As with any urban hike, part of the fun is exploring a neighborhood on foot, where you will discover gems you’d never notice when traveling by car. Near stop 6 were two public art pieces, Remington ‘R’ by Dominic Terlizzi and Remingtopo, a pavement mural by Graham Projects outside of B. Willow plant shop. We also found several murals, including Ruth Bader Ginsberg with a crown perched atop her head, as well as some miniature brick art.

Photo Credit: Heidi Schlag

Remington was a working-class hive of activity in the 1940s and 50s before falling on hard times at the close of the twentieth century when industry dried up. Today, revitalization is breathing life back into the area. A community festival, Remfest, brings bands, craft vendors, and food trucks to Remington Avenue, against a backdrop of industrial-style buildings reminiscent of the neighborhood’s past, while new food hall R. House launches local chefs.

As book lovers who never pass up a bookstore if we can help it, Joe and I next visited Greedy Reads. The light, airy space made browsing a dream, and we both discovered some new reads.

Photo Credit: Greedy Reads

Between the interesting titles on display and the compelling line-up of author talks being promoted, Baltimore’s best indie bookstore would be a favorite haunt for both of us if we lived in Remington.

Before walking back to our car, we needed sustenance, and the kitschy Paper Moon Diner didn’t disappoint. Joe and I had both been there many times in our Baltimore days, but, we realized with some surprise, never together. Their menu is extensive, with breakfast, salads, sandwiches, milkshakes, and some throwback TV dinners all available.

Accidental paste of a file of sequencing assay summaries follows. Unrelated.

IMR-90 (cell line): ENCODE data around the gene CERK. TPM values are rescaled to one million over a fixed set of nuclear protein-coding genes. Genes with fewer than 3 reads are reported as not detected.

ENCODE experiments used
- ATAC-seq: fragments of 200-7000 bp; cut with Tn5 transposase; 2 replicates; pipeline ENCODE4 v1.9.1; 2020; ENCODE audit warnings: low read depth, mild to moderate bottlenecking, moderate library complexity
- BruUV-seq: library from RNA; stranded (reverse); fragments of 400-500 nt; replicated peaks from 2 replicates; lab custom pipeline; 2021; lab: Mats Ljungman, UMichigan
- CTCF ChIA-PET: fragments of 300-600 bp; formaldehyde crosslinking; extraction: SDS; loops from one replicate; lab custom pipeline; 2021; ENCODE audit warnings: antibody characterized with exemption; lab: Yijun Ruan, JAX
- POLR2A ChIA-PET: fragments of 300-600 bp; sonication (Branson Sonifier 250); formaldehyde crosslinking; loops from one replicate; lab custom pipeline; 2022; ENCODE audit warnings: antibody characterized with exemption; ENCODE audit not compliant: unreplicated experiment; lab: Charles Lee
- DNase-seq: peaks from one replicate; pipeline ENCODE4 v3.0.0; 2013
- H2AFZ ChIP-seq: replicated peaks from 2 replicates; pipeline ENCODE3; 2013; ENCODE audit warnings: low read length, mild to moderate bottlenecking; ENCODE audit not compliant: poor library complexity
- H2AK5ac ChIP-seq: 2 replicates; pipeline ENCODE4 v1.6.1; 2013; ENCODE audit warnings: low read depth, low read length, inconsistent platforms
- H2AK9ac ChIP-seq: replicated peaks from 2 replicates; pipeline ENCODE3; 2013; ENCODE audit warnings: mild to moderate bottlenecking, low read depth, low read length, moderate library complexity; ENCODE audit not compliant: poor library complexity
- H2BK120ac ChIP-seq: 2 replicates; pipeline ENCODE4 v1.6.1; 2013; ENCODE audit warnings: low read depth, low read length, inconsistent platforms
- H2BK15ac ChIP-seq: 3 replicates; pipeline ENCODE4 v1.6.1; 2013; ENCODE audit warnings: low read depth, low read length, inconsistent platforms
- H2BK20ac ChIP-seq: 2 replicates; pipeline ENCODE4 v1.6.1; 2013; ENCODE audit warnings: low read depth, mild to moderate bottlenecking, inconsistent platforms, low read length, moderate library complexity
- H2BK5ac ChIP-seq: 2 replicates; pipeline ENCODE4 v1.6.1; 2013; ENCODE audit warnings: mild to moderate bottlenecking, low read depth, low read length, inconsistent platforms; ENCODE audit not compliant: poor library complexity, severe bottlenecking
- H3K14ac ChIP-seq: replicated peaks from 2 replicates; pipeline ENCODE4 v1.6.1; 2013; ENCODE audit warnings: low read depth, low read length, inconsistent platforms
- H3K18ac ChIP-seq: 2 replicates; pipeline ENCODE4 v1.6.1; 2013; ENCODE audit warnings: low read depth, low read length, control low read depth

We shared a piece of apple pie while enjoying the eclectic décor, a feast for the eyes.

Photo Credit: Heidi Schlag

Furniture and antique toys hang from the ceiling, and a wall of action figures joins an enormous Pez dispenser collection and vintage memorabilia in a spectacle best described as “chaotic nostalgia.” Within several feet of our table hung a disembodied doll head, a model airplane, and a tuba. 

Aside from a few late-night jaunts to Paper Moon with friends, Remington was largely an unknown entity for Joe and me, much as Sumwalt Run is for most Baltimoreans. We owe Ghost Rivers artist Bruce Willen a debt of gratitude for developing this compelling art installation and walking tour; without it, so many important stories of Baltimore’s past would have remained buried, flowing underground, undiscovered.


Feature Photo Credit: Heidi Schlag

About the Author

Heidi Schlag

Heidi Glatfelter Schlag is a marketer, history lover, and traveler who can often be found exploring museums, parks, small towns, and farms. She founded Culture-Link Communications, where she helps local nonprofits and small businesses build their brands. Heidi lives in Frederick, MD, with her husband and two dogs.